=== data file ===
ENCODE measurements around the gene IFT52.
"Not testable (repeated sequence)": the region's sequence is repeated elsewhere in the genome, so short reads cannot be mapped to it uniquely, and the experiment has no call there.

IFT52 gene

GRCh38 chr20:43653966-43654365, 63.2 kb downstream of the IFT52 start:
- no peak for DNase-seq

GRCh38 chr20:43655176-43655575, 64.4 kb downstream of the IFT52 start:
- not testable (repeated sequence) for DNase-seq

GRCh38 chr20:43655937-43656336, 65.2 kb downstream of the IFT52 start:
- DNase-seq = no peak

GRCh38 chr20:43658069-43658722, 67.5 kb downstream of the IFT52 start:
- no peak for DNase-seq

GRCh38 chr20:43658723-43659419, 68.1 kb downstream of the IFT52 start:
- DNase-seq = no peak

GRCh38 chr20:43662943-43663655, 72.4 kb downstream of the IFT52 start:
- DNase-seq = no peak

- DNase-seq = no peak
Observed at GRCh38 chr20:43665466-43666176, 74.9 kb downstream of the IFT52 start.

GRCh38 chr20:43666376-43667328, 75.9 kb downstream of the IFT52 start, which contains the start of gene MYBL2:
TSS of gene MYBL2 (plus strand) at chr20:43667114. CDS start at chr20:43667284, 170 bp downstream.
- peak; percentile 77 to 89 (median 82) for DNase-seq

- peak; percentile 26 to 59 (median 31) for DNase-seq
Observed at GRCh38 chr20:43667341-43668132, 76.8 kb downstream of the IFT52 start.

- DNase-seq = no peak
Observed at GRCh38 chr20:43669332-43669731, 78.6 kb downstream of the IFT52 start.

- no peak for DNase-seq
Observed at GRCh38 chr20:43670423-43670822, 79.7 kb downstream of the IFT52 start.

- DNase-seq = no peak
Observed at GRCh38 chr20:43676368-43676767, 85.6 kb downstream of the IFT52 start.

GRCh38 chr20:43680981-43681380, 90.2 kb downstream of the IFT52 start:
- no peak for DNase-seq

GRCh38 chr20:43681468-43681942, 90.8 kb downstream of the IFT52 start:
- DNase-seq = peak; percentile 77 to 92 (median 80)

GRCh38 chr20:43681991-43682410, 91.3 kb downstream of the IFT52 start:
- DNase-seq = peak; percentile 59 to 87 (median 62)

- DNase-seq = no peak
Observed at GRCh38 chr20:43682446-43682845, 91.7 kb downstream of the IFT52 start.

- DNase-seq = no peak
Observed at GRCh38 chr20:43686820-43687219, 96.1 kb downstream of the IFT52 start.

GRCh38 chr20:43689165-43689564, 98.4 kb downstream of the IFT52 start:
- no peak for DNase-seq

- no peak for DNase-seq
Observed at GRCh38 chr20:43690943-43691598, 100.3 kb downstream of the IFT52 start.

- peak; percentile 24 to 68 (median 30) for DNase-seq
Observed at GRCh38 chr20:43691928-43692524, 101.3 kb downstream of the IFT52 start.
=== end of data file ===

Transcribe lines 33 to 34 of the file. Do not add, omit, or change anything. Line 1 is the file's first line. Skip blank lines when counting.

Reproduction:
GRCh38 chr20:43681991-43682410, 91.3 kb downstream of the IFT52 start:
- DNase-seq = peak; percentile 59 to 87 (median 62)